This article originally appeared in The Oregon Mathematics Teacher (TOMT) in March/April 2016, and is reprinted (with minor edits) by kind permission of TOMT and the Oregon Council of Teachers of Mathematics. The writing of this article was supported by the Writers’ Retreat facilitated by the editors of TOMT and funded by the Oregon Council of Teachers of Mathematics.
Over the course of just four days last August, my math teacher colleagues and I had lively, fun conversations in which we exchanged curriculum and lesson ideas, played math games, shared examples of math in the news, recommended teaching materials, and discussed classroom culture in math class. Several of us talked about ways to teach order of operations and the distributive property. I learned a math version of hangman, and we had a great time playing several rounds. I heard about a fascinating article about the discovery of a fifteenth type of pentagon tiling that covers the plane and a neat online “population mapper” that shows different areas of the United States which have equivalent populations. A teacher shared a National Council of Teachers of Mathematics free lesson on considering percentages and nutrition while picking out food from a McDonald’s menu, and another recommended an excellent (and cheap) whiteboard cleaner. Finally, several of us talked with some experts in math trauma and math classroom culture to try to analyze what steps we could take to improve our students’ experience with and confidence in math.
Wouldn’t you want to have discussions like these with your fellow teachers? You can! Every conversation mentioned in the previous paragraph happened over a few days on Twitter. The network called “MathTwitterBlogosphere” (or MTBoS, sometimes pronounced “mitt-boss”) is open to any teacher who wants to join the online conversation or just listen in. The site exploremtbos.wordpress.com, set up by teacher volunteers, has good advice on how to search for people and resources that interest you. The MathTwitterBlogosphere is a positive, welcoming community of creative math teachers from all over the world who share activities, resources, ideas, feedback, and encouragement. As one participant, Anna Blinstein (@borschtwithanna), summarized, “It's the place for connections, rich discussion & exchange of ideas. People here support, question, and challenge me to be better.” You can find discussions at times that suit you (Tuesday at 9 pm? No problem!), and connect with specialists who have expert knowledge, with teachers who have experience with the same ages, classes, lessons or teaching ideas that you do, or with people who teach math to students older or younger than yours. You can find and solve puzzles and problems that remind you why you love math so much. If more of us in Oregon join the MTBoS, we can use it to share Oregon-based lessons and tasks with each other and coordinate in-person gatherings to share ideas, expertise, support, and professional development.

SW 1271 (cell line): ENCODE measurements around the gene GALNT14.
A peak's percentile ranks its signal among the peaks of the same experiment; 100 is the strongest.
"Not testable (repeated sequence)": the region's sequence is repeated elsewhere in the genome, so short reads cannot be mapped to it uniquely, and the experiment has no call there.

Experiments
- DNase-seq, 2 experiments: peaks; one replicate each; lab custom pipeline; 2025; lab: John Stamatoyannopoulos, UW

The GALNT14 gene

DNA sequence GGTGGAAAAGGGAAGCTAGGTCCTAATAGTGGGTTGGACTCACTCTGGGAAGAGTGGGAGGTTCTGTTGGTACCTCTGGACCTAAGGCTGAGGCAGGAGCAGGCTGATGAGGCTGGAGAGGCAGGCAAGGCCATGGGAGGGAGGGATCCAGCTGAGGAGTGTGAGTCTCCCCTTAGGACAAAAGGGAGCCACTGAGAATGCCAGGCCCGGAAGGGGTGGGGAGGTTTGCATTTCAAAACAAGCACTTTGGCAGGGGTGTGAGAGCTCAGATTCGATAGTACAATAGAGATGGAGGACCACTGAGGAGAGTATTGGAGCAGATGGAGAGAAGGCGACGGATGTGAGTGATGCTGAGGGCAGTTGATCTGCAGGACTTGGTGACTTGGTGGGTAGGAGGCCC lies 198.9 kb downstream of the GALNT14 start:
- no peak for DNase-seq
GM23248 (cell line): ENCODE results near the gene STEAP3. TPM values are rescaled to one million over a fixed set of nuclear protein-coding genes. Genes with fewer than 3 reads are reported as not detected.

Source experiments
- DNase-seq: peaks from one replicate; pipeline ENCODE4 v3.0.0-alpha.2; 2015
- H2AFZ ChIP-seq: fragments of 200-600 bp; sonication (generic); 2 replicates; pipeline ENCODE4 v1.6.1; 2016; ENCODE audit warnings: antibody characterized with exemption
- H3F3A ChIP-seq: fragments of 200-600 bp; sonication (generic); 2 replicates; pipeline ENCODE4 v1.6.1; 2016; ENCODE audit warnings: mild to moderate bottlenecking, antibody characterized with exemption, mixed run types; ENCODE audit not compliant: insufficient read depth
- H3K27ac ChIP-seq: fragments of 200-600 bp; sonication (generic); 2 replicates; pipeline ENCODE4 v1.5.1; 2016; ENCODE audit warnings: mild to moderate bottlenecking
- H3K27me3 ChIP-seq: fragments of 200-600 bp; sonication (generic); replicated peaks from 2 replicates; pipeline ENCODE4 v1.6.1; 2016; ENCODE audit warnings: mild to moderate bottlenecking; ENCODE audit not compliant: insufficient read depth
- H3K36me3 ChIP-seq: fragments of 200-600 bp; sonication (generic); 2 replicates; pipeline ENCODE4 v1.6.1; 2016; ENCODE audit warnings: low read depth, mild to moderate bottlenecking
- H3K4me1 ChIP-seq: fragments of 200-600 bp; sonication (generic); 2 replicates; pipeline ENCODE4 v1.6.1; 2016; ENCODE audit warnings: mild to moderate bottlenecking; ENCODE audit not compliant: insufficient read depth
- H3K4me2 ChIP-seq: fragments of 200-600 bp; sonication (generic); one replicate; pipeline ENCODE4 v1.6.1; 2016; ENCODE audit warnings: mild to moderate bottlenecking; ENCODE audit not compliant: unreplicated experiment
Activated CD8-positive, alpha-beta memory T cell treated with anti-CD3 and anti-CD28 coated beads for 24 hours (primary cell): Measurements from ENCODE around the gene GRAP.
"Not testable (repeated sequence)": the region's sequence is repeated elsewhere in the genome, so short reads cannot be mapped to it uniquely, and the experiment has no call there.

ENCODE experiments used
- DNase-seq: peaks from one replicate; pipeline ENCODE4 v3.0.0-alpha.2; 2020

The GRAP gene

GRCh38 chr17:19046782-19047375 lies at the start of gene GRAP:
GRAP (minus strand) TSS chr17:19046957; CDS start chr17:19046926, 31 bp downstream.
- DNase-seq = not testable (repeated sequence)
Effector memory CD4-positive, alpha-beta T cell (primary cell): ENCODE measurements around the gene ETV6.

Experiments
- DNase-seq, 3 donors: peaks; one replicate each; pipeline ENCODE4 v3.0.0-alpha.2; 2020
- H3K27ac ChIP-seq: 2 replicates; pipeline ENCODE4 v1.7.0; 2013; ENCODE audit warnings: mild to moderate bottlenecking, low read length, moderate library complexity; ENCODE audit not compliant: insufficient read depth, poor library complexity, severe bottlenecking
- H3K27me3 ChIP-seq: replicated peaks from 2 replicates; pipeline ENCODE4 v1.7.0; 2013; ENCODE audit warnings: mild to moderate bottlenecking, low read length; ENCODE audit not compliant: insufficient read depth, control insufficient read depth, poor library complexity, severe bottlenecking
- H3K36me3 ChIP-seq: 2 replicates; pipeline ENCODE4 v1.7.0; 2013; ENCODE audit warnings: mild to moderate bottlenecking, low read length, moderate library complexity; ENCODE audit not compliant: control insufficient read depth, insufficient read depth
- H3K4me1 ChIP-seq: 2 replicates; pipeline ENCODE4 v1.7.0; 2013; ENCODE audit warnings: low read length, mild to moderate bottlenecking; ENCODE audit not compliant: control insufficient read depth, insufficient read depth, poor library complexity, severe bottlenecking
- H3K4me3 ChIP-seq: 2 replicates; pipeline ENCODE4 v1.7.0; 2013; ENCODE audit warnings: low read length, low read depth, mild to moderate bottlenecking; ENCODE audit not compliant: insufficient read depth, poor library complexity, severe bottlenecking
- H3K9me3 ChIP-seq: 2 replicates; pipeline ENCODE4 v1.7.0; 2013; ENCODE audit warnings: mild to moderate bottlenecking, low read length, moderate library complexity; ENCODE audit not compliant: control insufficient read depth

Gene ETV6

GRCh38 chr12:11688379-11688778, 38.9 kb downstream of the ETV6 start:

Among all the social media sites out there, Twitter is uniquely suited to act as both a discussion platform and a set of links to other websites with valuable math teaching content. You can read anyone’s tweets by going to twitter.com/@username (for example, twitter.com/@OregonMath for OCTM’s account), but setting up your own free Twitter account will be far more convenient for browsing, even if you never tweet anything yourself… although I hope you’ll be inspired to do that, too, before long. I recommend setting up an account just for interacting with math educators. If you have or want other Twitter accounts, keep in mind that it will be far easier if each account has a unique email address associated with it (other people on Twitter won’t see it). Most MTBoS participants recommend picking a user name that corresponds somehow to your real name (as you’d introduce yourself to teachers at a conference, for instance, @TracyZager) or is otherwise memorably connected to your personality (like @Veganmathbeagle). Lots of names are taken, so you might need to use a middle initial or add something like “math,” but choose a shorter and easier to say user name when possible, and you may want to avoid special characters like “_” that are harder to access from phones. For your profile (brief autobiographical information), it’s helpful to add an image and identify yourself as a math teacher; consider adding your grade level and geographical location, too. You can change any of these items later.